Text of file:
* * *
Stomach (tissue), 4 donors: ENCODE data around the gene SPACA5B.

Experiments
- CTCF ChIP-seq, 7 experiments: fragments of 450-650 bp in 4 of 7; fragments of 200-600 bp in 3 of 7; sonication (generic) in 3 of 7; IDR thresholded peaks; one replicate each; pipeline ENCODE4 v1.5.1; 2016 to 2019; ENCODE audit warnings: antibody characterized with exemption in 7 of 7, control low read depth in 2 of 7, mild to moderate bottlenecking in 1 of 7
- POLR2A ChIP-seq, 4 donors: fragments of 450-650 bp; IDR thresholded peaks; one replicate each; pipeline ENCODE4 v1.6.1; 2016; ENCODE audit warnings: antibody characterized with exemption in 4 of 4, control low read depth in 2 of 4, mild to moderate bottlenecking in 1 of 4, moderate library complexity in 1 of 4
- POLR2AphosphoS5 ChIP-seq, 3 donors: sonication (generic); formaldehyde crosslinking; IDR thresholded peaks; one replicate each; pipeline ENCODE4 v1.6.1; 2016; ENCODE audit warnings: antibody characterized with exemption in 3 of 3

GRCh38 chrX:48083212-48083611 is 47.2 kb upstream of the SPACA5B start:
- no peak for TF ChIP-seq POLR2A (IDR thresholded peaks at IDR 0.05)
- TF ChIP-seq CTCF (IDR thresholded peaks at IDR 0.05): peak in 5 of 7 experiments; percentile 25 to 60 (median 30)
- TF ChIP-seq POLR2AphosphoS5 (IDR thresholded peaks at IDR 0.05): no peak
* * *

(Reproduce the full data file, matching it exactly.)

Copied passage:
Stomach (tissue), 4 donors: ENCODE data around the gene SPACA5B.

Experiments
- CTCF ChIP-seq, 7 experiments: fragments of 450-650 bp in 4 of 7; fragments of 200-600 bp in 3 of 7; sonication (generic) in 3 of 7; IDR thresholded peaks; one replicate each; pipeline ENCODE4 v1.5.1; 2016 to 2019; ENCODE audit warnings: antibody characterized with exemption in 7 of 7, control low read depth in 2 of 7, mild to moderate bottlenecking in 1 of 7
- POLR2A ChIP-seq, 4 donors: fragments of 450-650 bp; IDR thresholded peaks; one replicate each; pipeline ENCODE4 v1.6.1; 2016; ENCODE audit warnings: antibody characterized with exemption in 4 of 4, control low read depth in 2 of 4, mild to moderate bottlenecking in 1 of 4, moderate library complexity in 1 of 4
- POLR2AphosphoS5 ChIP-seq, 3 donors: sonication (generic); formaldehyde crosslinking; IDR thresholded peaks; one replicate each; pipeline ENCODE4 v1.6.1; 2016; ENCODE audit warnings: antibody characterized with exemption in 3 of 3

GRCh38 chrX:48083212-48083611 is 47.2 kb upstream of the SPACA5B start:
- no peak for TF ChIP-seq POLR2A (IDR thresholded peaks at IDR 0.05)
- TF ChIP-seq CTCF (IDR thresholded peaks at IDR 0.05): peak in 5 of 7 experiments; percentile 25 to 60 (median 30)
- TF ChIP-seq POLR2AphosphoS5 (IDR thresholded peaks at IDR 0.05): no peak